Sunday, 8 December 2019

Against Inherently Representational Anything

Soames, in his fascinating recent work Rethinking Language, Mind, and Meaning, begins by posing a problem for the study of meaning and language as developed by philosophers and logicians in the Twentieth Century.

For propositions to play the theoretical roles assigned to them - such as being the primary bearers of truth, being the objects of propositional attitudes like belief and desire, being the contents of mental and perceptual states, and being the meanings of some sentences - they, Soames says, must be inherently representational. That is, they must impose conditions on the world off their own bat, so to speak. 

But, argues Soames, the sorts of things that traditionally play the proposition role in modern theories do not seem to be inherently representational. Soames provides 'reasons to believe that no set-theoretic construction of objects, properties, world-states or other denizens of Plato’s heaven, could ever be inherently representational bearers of truth conditions in this sense' (Rethinking, Ch. 2).

This leads Soames to his new theory of propositions, on which they are cognitive acts of a certain kind. ('Suppose, however, we start at the other end, taking it as an uncontested certainty that agents represent things as being certain ways when they think of them as being those ways' (Rethinking, Ch. 2).) For example, the proposition that snow is white, on Soames's theory, is the act of predicating whiteness of snow. These cognitive acts, according to Soames, are inherently representational, which means that they could be able to play the role of propositions.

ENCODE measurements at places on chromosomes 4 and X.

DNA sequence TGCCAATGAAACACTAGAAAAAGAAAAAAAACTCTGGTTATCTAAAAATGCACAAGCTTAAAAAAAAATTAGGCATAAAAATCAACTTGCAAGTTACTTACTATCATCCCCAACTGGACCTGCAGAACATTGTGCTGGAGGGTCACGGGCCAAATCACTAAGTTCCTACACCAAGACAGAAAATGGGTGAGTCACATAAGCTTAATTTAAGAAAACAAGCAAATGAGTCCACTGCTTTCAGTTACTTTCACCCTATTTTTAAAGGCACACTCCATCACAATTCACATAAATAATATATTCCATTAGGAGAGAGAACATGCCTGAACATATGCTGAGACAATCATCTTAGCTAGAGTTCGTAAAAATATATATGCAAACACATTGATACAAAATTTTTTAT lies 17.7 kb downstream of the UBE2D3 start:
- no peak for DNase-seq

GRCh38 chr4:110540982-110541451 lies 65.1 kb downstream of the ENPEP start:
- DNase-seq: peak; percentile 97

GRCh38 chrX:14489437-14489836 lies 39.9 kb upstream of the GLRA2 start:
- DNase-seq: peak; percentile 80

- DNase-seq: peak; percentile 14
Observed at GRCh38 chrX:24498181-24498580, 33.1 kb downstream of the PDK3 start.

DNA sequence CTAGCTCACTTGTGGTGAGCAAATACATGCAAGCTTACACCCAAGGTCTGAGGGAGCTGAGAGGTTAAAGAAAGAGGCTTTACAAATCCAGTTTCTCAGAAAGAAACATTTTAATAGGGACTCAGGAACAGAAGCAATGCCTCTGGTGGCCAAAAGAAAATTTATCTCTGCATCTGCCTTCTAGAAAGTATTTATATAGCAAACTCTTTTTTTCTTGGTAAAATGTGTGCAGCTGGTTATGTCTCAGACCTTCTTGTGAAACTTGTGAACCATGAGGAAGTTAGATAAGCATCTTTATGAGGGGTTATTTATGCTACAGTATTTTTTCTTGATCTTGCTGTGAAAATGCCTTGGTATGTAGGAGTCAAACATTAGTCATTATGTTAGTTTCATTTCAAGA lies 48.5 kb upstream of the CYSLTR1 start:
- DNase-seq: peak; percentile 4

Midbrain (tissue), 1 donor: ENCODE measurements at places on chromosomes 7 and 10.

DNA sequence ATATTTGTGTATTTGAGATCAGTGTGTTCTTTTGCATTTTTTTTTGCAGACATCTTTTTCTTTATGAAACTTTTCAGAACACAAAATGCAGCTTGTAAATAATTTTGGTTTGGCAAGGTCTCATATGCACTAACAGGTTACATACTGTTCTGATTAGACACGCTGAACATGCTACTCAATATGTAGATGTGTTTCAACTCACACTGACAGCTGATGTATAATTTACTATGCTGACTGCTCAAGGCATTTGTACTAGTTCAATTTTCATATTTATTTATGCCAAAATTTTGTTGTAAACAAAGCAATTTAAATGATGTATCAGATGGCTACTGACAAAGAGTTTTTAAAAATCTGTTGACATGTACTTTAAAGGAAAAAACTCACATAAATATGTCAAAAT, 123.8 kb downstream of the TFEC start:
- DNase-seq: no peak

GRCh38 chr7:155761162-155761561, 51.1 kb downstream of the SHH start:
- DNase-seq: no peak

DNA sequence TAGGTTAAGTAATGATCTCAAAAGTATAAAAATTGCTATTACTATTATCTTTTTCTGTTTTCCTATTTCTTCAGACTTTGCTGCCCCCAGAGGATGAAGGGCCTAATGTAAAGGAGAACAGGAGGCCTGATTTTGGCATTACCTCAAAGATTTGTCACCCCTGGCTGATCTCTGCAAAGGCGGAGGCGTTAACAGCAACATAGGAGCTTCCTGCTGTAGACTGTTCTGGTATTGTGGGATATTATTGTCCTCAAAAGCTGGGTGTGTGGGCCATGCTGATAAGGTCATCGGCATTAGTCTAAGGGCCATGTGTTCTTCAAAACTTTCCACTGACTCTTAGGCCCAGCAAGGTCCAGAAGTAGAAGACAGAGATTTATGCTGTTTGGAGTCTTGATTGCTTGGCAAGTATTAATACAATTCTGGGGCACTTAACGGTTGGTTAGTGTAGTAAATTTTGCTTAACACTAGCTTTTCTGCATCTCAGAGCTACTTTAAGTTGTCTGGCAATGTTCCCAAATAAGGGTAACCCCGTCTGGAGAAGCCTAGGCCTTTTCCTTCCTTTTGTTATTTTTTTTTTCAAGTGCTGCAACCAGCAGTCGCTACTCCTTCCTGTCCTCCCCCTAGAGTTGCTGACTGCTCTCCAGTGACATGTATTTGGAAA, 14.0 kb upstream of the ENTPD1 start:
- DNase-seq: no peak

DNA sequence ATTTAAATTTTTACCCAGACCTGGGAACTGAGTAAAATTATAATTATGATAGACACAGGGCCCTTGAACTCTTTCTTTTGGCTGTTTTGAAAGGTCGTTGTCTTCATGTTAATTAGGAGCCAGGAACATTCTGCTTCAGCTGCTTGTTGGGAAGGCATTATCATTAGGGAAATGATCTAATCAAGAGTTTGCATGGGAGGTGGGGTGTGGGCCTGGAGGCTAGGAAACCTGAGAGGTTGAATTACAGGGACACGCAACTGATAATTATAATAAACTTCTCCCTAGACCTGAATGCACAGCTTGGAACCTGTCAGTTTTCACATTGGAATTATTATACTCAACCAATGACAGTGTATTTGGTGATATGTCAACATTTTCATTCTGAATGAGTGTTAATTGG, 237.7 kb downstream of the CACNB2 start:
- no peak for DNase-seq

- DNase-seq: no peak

(Soames says that, at bottom, it is language users that represent things as being certain ways, and they do this by performing cognitive acts, which acts may derivatively be said to represent. But although, in this way, they represent in a derivative sense, they do so inherently - and that is the crucial point for Soames, that makes cognitive acts fit to play the role of propositions.)

I am very heartened to see Soames realising that his earlier, broadly Russellian conception of propositions won't do and looking for an alternative. But his cognitive acts seem a bit mysterious to me. In this note I won't try to refute Soames's new theory of propositions, but let me say something briefly about what worries me. It's not so much that I think that there's no such thing as the cognitive act of predicating whiteness of snow, but I don't feel like this is the sort of thing that is fit to play the sort of basic explanatory role that Soames wants it to play. It feels too much like a black box containing important workings for that. Treated as something basic, it feels occult or magical. (Wittgenstein in the Investigations seems very concerned to avoid positing mental goings-on that are meant to play this kind of foundational role in explaining representation. This has influenced me and I think there's something right about Wittgenstein's conviction that this is not the way forward.)

There is another conception of propositions, on which they are sentences (of a certain kind) in use (or a certain kind of use). For instance, in the Tractatus Wittgenstein said that a proposition is a propositional sign in a projective relation to the world. (In a recent paper I sketch an account of propositions that treats them similarly.)